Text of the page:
sukanya rayabout    design    photo    résumé

As a designer who values the work and impact of design systems and has developed design systems throughout their career, this was a dream position.

Unfortunately, however, I was part of the 25% of Stash employees laid off in March 2024. At the time, I was beginning to iterate on our contribution model to address SDS’s growing pains, which added friction to designers’ workflows. 

My time at Stash was short but inspiring. I look forward to continuing this work elsewhere!


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Stash Design System

Design systems lead, Stash

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I maintained the growth and integrity of Stash Design System (SDS), a robust project that impacts a suite of products and over 2 million subscribers. 
Unfortunately, I was part of the 25% of employees laid off in March 2024, ending this work. However, this experience changed the way I view design systems and their management. I hope to continue my work elsewhere!

Stash is a micro-investment and technology services app available on Android, iOS, and web. 

I joined Stash in November 2023 and became the design systems lead soon after. My role was to maintain the growth and integrity of Stash Design Systems (SDS) alongside a lean team of Android, iOS, and web developers.


stash.com



SDS is the product of a 2 year effort led by the previous design systems lead to increase velocity between designers and engineers.



SDS is made up of 6 libraries, making it one of the most robust design systems I and many other designers at Stash have worked with.


SDS intentionally created constraints within components to ensure the system’s integrity within designers’ and engineers’ workflows. Most of these constraints can be found at the component level (below).


For example, this is a component called radioItem. On the right, I am able to toggle between different properties or constraints that radioItem has, such as whether or not it is a text or badge variant, its padding size, whether it has a header, and more. 

These properties allow designers a healthy level of guidance when creating interfaces, and allow engineers to see how these properties change the way a component behaves.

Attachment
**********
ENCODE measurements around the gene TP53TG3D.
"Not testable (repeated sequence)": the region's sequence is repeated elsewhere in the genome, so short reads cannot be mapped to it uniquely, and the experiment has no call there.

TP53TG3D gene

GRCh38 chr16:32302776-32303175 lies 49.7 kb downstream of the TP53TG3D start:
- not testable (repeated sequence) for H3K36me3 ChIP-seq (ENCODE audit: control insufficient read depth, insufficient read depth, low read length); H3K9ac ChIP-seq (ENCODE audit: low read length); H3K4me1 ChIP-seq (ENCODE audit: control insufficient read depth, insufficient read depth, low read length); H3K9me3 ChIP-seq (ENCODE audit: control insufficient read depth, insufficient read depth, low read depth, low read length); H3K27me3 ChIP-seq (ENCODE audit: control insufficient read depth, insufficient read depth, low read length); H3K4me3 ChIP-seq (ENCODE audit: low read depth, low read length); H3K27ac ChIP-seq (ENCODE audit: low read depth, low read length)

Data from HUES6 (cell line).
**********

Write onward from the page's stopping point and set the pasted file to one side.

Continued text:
To maintain simplicity, we also made use of instance swapping, which allows designers to replace one instance of a component with another, seen below:

A look at how a radioItem can be instance swapped within a buttonChoice component to produce the results seen in the wireframe. This solution isn’t obvious to designers, who had to rely on their personal Figma knowledge rather than a how-to doc. 





A small team— including one Android, iOS, web, QA engineer, and myself— was tasked with managing all areas of SDS.

This included maintaining SDS’s growth, conducting regular office hours with designers and engineers, evangelizing the system, and being the point of contact regarding our contribution model. 



A look at the type of buttons and the layers that they are composed of. Each layer follows a strict order and naming convention, which I had to keep in mind when making or editing a component.
Each component had a string for each of its main properties, which together would update docs where the component is mentioned. This file needed to be updated whenever a component was added or changed.
A look at our contribution checklist, which guides designers as to how they can propose a new component or pattern to SDS. 



As a designer who values the work and impact of design systems and has developed design systems throughout their career, this was a dream position.

Unfortunately, however, I was part of the 25% of Stash employees laid off in March 2024. At the time, I was beginning to iterate on our contribution model to address SDS’s growing pains, which added friction to designers’ workflows. 

My time at Stash was short but inspiring. I look forward to continuing this work elsewhere!


View Figma